Those sour dynamics appear to be gone with Johnson’s election, said Robert Bruno, professor of labor and employment relations at the University of Illinois at Urbana-Champaign, who co-wrote a book about CTU’s 2012 strike.

“Both parties believe that the other party understands and would be respectful of each other’s perspectives, which certainly wasn’t the case with the two previous mayors or even the previous CEOs — and we’ve gone through a few of them in Chicago,” he said.

Sharkey noted that Johnson’s priorities include many ideas the union agrees with and gave rise to, such as creating more sustainable community schools that provide wraparound services to families. His campaign platform also closely mirrored a document CTU first put out in 2012 titled “The Schools Chicago’s Students Deserve,” which was updated in 2018 and most recently, in 2022.

In general, the union has found that working with the district has been easier and more receptive since Johnson has taken office, according to Sharkey and Davis Gates.

But Davis Gates said she expects plenty of disagreement because she still feels that the agency has a bureaucracy “that cannot collaborate, that does not say yes, and has a difficult time understanding how to partner with us.”

Union again pushing ‘common good’ demands

The union is expected to push for cost-of-living raises that keep up with or exceed inflation and a more uniform overtime pay policy, according to proposals leaked to conservative think tank Illinois Policy Institute, which a CTU spokesperson confirmed are real. The union also wants changes to the teacher evaluation process, including to codify that evaluations cannot be used for layoffs.

Proposals also include codifying health care policies, such as gender-affirming care, paid parental leave for employees, abortion coverage, and access to weight loss medical care, such as bariatric surgery.

In a more novel demand, the union will also push for housing assistance for its members, but the leaked proposal doesn’t include more details on how that would be done. Under Emanuel, the city offered assistance to police officers who wanted to buy homes in the areas they worked in, but few officers took advantage of the program.

In the classroom, the union is expected to renew a push to give elementary school teachers more preparation and collaboration time during the school day, Sharkey said. That was a major demand in the 2019 contract negotiations that largely did not come to fruition – and could again be difficult to secure this time around given the complicated logistics of tweaking a school day.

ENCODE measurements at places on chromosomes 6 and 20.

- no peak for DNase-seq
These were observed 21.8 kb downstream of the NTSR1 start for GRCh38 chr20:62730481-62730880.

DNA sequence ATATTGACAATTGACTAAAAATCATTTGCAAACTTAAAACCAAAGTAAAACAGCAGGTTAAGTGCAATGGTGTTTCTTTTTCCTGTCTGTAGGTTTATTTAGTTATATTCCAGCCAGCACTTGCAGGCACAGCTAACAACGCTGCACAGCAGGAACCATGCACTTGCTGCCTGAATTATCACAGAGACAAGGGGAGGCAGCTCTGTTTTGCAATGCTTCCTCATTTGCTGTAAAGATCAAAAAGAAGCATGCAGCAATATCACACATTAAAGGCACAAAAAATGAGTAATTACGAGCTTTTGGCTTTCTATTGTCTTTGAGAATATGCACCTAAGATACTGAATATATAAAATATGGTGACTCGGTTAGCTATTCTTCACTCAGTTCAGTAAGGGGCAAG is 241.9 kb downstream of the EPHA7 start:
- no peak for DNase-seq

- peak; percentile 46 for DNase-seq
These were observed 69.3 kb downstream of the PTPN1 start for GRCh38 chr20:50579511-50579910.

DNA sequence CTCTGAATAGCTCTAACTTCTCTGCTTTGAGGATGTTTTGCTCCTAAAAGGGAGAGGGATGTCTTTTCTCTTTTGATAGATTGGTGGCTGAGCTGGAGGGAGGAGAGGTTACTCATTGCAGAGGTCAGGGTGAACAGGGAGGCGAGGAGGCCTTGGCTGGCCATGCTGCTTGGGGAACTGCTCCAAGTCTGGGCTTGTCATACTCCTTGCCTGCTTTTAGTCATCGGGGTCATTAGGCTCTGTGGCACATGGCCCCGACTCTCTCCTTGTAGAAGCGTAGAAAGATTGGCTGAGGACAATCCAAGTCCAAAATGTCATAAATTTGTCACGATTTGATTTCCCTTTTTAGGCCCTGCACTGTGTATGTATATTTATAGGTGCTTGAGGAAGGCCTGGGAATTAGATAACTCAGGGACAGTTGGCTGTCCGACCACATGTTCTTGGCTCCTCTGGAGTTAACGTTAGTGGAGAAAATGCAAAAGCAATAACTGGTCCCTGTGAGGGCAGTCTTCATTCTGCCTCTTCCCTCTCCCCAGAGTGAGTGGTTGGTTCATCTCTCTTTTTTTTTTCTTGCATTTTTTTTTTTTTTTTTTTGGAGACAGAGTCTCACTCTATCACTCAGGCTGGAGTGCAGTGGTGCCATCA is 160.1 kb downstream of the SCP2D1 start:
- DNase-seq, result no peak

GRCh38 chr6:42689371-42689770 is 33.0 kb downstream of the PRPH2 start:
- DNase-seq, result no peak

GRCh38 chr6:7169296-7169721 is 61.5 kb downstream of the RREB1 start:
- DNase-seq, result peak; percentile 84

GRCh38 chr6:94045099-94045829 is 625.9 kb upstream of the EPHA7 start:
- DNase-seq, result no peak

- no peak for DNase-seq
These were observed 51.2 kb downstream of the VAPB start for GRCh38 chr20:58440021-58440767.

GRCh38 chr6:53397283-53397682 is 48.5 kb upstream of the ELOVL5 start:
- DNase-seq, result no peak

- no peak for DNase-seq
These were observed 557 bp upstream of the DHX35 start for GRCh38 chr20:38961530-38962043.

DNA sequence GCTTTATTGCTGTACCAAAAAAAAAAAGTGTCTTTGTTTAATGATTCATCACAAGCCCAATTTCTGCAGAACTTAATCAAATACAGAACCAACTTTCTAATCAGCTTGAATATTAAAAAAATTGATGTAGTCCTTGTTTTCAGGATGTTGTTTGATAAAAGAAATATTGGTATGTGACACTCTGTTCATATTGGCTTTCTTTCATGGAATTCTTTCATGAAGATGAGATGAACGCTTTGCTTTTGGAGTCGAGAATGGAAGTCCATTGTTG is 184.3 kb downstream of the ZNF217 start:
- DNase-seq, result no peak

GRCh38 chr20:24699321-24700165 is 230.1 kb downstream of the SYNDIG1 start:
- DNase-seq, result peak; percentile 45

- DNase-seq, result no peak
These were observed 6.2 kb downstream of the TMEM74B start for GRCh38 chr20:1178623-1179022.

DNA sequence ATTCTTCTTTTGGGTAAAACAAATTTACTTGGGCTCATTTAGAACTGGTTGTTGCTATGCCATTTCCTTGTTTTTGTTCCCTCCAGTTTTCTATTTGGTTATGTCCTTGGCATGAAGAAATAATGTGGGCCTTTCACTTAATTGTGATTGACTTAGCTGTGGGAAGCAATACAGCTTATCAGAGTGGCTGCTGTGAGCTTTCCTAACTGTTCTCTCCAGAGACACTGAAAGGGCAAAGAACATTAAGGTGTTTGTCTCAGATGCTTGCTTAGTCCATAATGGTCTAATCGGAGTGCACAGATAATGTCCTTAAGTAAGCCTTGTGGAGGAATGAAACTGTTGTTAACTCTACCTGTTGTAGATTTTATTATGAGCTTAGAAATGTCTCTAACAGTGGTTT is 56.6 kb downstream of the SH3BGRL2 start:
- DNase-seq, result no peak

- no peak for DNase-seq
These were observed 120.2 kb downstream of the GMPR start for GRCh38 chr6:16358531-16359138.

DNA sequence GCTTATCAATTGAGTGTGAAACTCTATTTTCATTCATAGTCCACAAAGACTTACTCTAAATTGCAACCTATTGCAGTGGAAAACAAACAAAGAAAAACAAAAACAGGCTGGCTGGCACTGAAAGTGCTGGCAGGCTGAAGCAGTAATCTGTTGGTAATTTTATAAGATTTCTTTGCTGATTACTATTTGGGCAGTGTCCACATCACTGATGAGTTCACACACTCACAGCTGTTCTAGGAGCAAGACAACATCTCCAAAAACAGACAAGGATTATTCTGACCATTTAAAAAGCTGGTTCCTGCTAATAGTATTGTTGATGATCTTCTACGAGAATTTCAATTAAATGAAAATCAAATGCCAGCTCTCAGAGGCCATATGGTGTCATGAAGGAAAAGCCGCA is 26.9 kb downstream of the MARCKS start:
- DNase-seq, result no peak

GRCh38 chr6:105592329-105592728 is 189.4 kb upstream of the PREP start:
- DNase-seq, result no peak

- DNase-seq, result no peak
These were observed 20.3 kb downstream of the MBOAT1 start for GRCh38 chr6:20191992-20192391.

Union officials also expect proposals around bilingual services for students, including on attracting staff and expanding access to bilingual training for teachers, and retaining more special education staff. Both bilingual and special education are teacher shortage areas.

Davis Gates said they’ll continue demanding a librarian and nurse be staffed at every school.

Separately, union officials are expecting to push for more common good items, Davis Gates said. This will include creating a career and technical education program that would involve building houses for homeless students and their families, according to the leaked proposals.

Common good proposals will also include creating more sustainable community schools, Davis Gates said. The union is also interested in pushing for more “green” – or energy efficient – schools, such as by installing more solar panels. The district is already planning to purchase 50 electric school buses.

CPS’s budget deficit could complicate negotiations

Contract talks will begin as the district plans for its budget next year, which is projected to be $391 million in the hole. That could make costly union proposals a tough sell for the district.

District officials have for months publicized the budget deficit as federal COVID relief dollars run out. The district can either cut programming or find more money, which officials want to do by demanding more funding from the state.

Bruno, the labor expert, said it is a good sign the union agrees that Springfield should provide more money, because that means all negotiating parties agree on a solution to a significant problem.

However, Ferguson, from the Civic Federation, has little hope that more money is coming, in part because of what appears to be a “frayed” relationship between City Hall and Gov. J.B. Pritzker’s office. Pritzker recently proposed a budget that provides the same increase to K-12 funding as last year. And because CPS’s deficit is driven by the loss of COVID relief dollars, this year’s negotiations are “a fairly unique stew,” he said.

“There have been deficits being faced in the past [and] constraints on funding sources, but none that have come in this particular context, where not only is there a question of, where is more money coming from, but it also comes at a moment when we all know that recent existing streams are going to end,” Ferguson said. “And it has also been made abundantly clear by Springfield, by the governor, that there is no money to be gotten from the state.”

Union officials said they don’t yet know the price tag of their proposals, and they don’t expect to propose “money-saving” ideas. But Sharkey said they’ll have ideas on how the district can fund their proposals “and would expect the board to try to work with us on that.”

Asked how the district’s financial picture will impact its approach to negotiations, a CPS spokesperson pointed to the district’s budget deficit and said the district must be “fiscally responsible.”

Even with financial challenges, Sharkey said he expects the union and the district to work out disagreements in a more timely manner, unlike past negotiations that were “unproductive for months.”

Davis Gates said CTU continues to see its contract as “leverage for the common good,” has “high expectations” for upcoming negotiations, and is hoping for more agreement that will finally deliver on the CTU’s push to get schools more resources.

At the City Club speech this week, in a room full of business leaders, educators, and philanthropists, Davis Gates said she expects people to be skeptical that the mayor is going to “give CTU everything it’s asking for.”

“I hope he does,” she said.

Reema Amin is a reporter covering Chicago Public Schools. Contact Reema at ramin@chalkbeat.org.